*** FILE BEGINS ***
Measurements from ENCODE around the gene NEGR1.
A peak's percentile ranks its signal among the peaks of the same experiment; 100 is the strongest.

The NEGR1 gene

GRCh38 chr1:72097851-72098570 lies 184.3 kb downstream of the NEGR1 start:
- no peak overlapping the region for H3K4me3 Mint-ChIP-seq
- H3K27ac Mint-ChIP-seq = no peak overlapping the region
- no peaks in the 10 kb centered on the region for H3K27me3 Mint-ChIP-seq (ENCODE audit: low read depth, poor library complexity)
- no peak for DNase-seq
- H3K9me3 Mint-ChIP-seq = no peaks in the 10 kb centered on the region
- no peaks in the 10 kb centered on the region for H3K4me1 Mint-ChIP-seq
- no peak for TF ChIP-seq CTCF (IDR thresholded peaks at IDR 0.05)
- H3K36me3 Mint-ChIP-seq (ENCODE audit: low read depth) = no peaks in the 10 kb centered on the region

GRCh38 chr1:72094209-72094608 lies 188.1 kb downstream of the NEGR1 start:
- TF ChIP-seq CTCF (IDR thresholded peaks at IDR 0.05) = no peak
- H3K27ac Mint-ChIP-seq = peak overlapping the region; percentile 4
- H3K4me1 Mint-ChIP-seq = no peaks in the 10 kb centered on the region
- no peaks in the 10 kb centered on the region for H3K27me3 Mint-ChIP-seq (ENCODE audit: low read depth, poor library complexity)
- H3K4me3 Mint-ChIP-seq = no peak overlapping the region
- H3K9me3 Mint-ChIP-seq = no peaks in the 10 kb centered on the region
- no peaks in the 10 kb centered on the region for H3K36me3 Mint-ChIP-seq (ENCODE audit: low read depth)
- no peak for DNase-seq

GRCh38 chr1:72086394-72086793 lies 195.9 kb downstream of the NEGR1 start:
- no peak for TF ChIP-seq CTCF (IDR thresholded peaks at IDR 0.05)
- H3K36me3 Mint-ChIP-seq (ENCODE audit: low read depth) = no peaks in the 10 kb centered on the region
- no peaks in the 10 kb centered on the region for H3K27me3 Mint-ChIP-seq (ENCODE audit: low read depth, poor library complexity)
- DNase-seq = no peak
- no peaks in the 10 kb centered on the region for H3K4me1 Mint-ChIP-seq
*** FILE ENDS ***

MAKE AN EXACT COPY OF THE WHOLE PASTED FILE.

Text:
Measurements from ENCODE around the gene NEGR1.
A peak's percentile ranks its signal among the peaks of the same experiment; 100 is the strongest.

The NEGR1 gene

GRCh38 chr1:72097851-72098570 lies 184.3 kb downstream of the NEGR1 start:
- no peak overlapping the region for H3K4me3 Mint-ChIP-seq
- H3K27ac Mint-ChIP-seq = no peak overlapping the region
- no peaks in the 10 kb centered on the region for H3K27me3 Mint-ChIP-seq (ENCODE audit: low read depth, poor library complexity)
- no peak for DNase-seq
- H3K9me3 Mint-ChIP-seq = no peaks in the 10 kb centered on the region
- no peaks in the 10 kb centered on the region for H3K4me1 Mint-ChIP-seq
- no peak for TF ChIP-seq CTCF (IDR thresholded peaks at IDR 0.05)
- H3K36me3 Mint-ChIP-seq (ENCODE audit: low read depth) = no peaks in the 10 kb centered on the region

GRCh38 chr1:72094209-72094608 lies 188.1 kb downstream of the NEGR1 start:
- TF ChIP-seq CTCF (IDR thresholded peaks at IDR 0.05) = no peak
- H3K27ac Mint-ChIP-seq = peak overlapping the region; percentile 4
- H3K4me1 Mint-ChIP-seq = no peaks in the 10 kb centered on the region
- no peaks in the 10 kb centered on the region for H3K27me3 Mint-ChIP-seq (ENCODE audit: low read depth, poor library complexity)
- H3K4me3 Mint-ChIP-seq = no peak overlapping the region
- H3K9me3 Mint-ChIP-seq = no peaks in the 10 kb centered on the region
- no peaks in the 10 kb centered on the region for H3K36me3 Mint-ChIP-seq (ENCODE audit: low read depth)
- no peak for DNase-seq

GRCh38 chr1:72086394-72086793 lies 195.9 kb downstream of the NEGR1 start:
- no peak for TF ChIP-seq CTCF (IDR thresholded peaks at IDR 0.05)
- H3K36me3 Mint-ChIP-seq (ENCODE audit: low read depth) = no peaks in the 10 kb centered on the region
- no peaks in the 10 kb centered on the region for H3K27me3 Mint-ChIP-seq (ENCODE audit: low read depth, poor library complexity)
- DNase-seq = no peak
- no peaks in the 10 kb centered on the region for H3K4me1 Mint-ChIP-seq